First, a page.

That’s Why We Call the Tax “Progressive”

Steven Colucci, a public school psychologist (I’m pretty sure), had a letter in the August 12 Providence Journal raising a point that comes up from time to time:

[In a previously published letter, Keith Garrison] notes that the top 1 percent pay 37 percent of the total income taxes. Mr. Garrison makes a couple of egregious errors. In order to compare apples with apples, I would prefer to know what proportion of the income of this top 1 percent goes to taxes, compared with the rest of us …
Secondly, he wrongly suggests that small businesses would be hurt by a tax increase and that jobs would be lost. He curiously leaves out that the tax increase is on personal income and is not a business tax.

I understand that using the word “egregious” can spark a little burst of pleasure, but one should be extremely careful with logic and assertions of fact when deploying it. For one thing, that Mr. Colucci “would prefer to know” one thing doesn’t mean that citation of the other thing is an error. Moreover, surely somebody with the time to write and send a letter to the Projo also has the time to do some quick research.
If Colucci had done so, he might have paused long enough to remember that people talk about the progressiveness of various taxes, and that income tax is heavily weighted against the rich. That is, they naturally pay more of their income in income taxes. At least in 2007, taxpayers earning over $200,000 per year made 24% of Rhode Island’s income but paid 40% of its total income taxes.
Perhaps he’d argue that other taxes ought to be considered as well, which is ground that I covered in 2008. There, he’d find that it’s true that families with higher income pay a smaller percentage of their income in total state and local taxes, but that’s because things like property and sales taxes aren’t calculated on income, but on the value of the item purchased, and such taxes will take up a larger proportion of a smaller income.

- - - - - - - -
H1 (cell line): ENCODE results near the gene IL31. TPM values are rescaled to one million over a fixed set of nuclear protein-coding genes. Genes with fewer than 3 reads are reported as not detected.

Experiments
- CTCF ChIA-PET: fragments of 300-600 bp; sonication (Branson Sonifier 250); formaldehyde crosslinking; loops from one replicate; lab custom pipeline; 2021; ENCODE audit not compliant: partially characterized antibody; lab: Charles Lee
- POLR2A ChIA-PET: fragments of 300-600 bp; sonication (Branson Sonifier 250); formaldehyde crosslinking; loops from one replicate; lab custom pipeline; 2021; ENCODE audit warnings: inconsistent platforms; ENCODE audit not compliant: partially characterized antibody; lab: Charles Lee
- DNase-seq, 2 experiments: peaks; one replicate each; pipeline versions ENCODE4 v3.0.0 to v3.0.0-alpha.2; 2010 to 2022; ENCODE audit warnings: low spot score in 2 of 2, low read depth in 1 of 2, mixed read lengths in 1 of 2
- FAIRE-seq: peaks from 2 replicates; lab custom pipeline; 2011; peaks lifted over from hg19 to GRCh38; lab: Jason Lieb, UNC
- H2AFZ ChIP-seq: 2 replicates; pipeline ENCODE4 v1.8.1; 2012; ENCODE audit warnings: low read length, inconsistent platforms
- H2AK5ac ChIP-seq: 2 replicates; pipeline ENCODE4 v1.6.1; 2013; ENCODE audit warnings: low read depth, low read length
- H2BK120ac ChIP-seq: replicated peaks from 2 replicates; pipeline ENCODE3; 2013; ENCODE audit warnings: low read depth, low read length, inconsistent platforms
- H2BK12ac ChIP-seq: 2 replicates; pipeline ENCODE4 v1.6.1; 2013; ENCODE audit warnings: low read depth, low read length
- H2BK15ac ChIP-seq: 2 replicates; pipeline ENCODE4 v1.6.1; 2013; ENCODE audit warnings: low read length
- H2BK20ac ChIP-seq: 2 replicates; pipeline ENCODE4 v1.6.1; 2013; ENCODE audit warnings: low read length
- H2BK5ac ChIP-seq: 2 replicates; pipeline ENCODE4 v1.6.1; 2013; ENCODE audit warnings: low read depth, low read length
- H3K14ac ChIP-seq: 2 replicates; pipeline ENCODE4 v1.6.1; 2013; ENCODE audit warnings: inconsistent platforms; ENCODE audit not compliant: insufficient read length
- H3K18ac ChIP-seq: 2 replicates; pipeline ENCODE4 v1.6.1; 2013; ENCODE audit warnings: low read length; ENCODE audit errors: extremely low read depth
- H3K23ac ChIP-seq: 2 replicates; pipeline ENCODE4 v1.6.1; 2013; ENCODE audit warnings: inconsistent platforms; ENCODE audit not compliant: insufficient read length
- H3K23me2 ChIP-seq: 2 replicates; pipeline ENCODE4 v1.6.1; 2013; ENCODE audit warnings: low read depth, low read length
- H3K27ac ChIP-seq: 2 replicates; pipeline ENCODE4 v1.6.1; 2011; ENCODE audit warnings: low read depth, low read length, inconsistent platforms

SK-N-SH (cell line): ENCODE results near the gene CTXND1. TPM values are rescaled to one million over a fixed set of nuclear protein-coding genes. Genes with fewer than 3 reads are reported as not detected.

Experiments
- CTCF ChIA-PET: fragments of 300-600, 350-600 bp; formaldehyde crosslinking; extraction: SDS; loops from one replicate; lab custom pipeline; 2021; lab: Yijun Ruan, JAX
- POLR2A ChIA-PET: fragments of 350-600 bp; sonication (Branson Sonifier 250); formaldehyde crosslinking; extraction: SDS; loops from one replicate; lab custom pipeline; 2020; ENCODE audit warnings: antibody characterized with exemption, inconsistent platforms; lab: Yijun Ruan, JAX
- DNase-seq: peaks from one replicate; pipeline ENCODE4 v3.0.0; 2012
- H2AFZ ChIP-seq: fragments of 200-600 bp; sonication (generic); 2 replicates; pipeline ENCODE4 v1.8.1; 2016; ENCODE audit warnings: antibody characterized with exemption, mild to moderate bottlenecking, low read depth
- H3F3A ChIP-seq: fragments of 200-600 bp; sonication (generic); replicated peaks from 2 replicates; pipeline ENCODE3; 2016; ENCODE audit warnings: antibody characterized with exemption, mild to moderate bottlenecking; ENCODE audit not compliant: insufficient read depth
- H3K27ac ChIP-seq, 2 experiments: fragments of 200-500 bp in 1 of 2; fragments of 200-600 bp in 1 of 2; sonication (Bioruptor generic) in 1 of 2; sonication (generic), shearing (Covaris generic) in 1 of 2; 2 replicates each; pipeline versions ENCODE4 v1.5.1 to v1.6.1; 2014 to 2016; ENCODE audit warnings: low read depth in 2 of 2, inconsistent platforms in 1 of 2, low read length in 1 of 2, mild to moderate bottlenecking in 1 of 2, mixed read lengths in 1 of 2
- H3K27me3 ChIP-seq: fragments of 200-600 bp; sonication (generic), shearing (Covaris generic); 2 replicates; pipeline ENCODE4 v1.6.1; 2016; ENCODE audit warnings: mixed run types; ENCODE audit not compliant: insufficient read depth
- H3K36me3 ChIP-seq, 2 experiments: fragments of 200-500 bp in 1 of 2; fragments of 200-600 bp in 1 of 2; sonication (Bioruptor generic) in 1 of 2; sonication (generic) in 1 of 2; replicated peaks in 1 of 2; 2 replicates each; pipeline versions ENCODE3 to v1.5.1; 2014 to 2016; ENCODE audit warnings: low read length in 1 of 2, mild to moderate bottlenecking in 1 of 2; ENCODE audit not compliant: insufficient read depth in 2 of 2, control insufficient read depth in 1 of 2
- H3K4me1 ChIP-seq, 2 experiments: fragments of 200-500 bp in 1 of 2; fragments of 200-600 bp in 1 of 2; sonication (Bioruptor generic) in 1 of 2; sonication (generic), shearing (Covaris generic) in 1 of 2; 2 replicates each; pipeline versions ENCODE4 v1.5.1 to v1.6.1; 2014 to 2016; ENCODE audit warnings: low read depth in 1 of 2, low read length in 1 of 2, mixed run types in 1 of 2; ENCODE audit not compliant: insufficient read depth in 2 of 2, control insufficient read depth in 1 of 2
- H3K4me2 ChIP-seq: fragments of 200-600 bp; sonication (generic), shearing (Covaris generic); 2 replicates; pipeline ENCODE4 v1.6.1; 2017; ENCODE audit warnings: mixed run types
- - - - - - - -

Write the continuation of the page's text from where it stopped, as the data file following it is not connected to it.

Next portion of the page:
The most regressive tax, in this regard, is the excise tax category (such as on cigarettes, gas, and alcohol). According to the table at the above link, the lowest income quintile payed 4.9% of its income in excise taxes, but the portion for the top 1% of earners was 0.3% of income. Put that in dollar figures, though, and you’re comparing $411.60 for the lower category and $2,361 for the higher (and remember that we’re comparing 20% of people with 1% of people). For sales taxes, the number is $268,80 versus $3,148.
One suspects that, for Colucci, nothing will be fair until people who’ve worked hard to have comfortable incomes are taxed such that nobody, regardless of merit, has any less disposable income.
As to the second paragraph that I quoted above, I’d suggest that Mr. Colucci ought to familiarize himself a little bit more with the methods of income taxes. For multiple categories of businesses (sole proprietor, S-Corp, and so on), business income appears as personal income. Unarmed with that knowledge leads Colucci to make his own egregious error.

0 0 votes
Article Rating
Subscribe
Notify of
guest
38 Comments
Oldest
Newest Most Voted
Inline Feedbacks
View all comments
Russ
Russ
10 years ago

“Another means of silently lessening the inequality of property is to exempt all from taxation below a certain point, and to tax the
higher portions of property in geometrical progression as they rise.” –Thomas Jefferson to James Madison, 1785.
Marxist! Eh?

Warrington Faust
Warrington Faust
10 years ago

Implicit in the idea that “the more you make,the more you pay”, coupled with the huge burden shouldered by high income earners, is that the majority of Americans are on welfare. They receive benefits which are paid for by others. Doesn’t this offend anyone?
I am not impressed with “they get more out of America,they should give more”. They have not won a lottery, they have earned it. The phrase above is just a reiteration of “soak the rich”.